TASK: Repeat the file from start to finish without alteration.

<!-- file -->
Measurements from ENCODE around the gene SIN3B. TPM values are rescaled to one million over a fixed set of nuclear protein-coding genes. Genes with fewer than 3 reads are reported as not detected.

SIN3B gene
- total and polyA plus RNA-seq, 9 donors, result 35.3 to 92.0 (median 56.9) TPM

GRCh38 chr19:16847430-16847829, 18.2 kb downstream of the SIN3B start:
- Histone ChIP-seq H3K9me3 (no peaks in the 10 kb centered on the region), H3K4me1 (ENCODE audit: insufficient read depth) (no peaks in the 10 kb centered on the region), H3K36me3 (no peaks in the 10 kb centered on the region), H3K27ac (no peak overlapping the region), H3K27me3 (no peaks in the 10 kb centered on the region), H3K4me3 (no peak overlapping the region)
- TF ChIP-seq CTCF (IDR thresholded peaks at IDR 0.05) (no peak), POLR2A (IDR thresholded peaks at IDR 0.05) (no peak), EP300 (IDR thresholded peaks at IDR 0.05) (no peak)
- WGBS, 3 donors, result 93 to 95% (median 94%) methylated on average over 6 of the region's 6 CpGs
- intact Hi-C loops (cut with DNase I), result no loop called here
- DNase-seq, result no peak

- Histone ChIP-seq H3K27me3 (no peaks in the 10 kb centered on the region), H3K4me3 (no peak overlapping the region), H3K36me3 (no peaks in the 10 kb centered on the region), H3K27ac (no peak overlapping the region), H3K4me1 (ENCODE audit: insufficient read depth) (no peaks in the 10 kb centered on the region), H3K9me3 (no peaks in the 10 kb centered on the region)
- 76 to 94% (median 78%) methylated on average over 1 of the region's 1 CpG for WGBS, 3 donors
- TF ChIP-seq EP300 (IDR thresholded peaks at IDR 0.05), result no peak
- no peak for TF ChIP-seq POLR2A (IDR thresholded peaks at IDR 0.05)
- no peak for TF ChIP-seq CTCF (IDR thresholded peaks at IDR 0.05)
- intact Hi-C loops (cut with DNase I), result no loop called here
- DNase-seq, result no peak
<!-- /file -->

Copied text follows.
Measurements from ENCODE around the gene SIN3B. TPM values are rescaled to one million over a fixed set of nuclear protein-coding genes. Genes with fewer than 3 reads are reported as not detected.

SIN3B gene
- total and polyA plus RNA-seq, 9 donors, result 35.3 to 92.0 (median 56.9) TPM

GRCh38 chr19:16847430-16847829, 18.2 kb downstream of the SIN3B start:
- Histone ChIP-seq H3K9me3 (no peaks in the 10 kb centered on the region), H3K4me1 (ENCODE audit: insufficient read depth) (no peaks in the 10 kb centered on the region), H3K36me3 (no peaks in the 10 kb centered on the region), H3K27ac (no peak overlapping the region), H3K27me3 (no peaks in the 10 kb centered on the region), H3K4me3 (no peak overlapping the region)
- TF ChIP-seq CTCF (IDR thresholded peaks at IDR 0.05) (no peak), POLR2A (IDR thresholded peaks at IDR 0.05) (no peak), EP300 (IDR thresholded peaks at IDR 0.05) (no peak)
- WGBS, 3 donors, result 93 to 95% (median 94%) methylated on average over 6 of the region's 6 CpGs
- intact Hi-C loops (cut with DNase I), result no loop called here
- DNase-seq, result no peak

- Histone ChIP-seq H3K27me3 (no peaks in the 10 kb centered on the region), H3K4me3 (no peak overlapping the region), H3K36me3 (no peaks in the 10 kb centered on the region), H3K27ac (no peak overlapping the region), H3K4me1 (ENCODE audit: insufficient read depth) (no peaks in the 10 kb centered on the region), H3K9me3 (no peaks in the 10 kb centered on the region)
- 76 to 94% (median 78%) methylated on average over 1 of the region's 1 CpG for WGBS, 3 donors
- TF ChIP-seq EP300 (IDR thresholded peaks at IDR 0.05), result no peak
- no peak for TF ChIP-seq POLR2A (IDR thresholded peaks at IDR 0.05)
- no peak for TF ChIP-seq CTCF (IDR thresholded peaks at IDR 0.05)
- intact Hi-C loops (cut with DNase I), result no loop called here
- DNase-seq, result no peak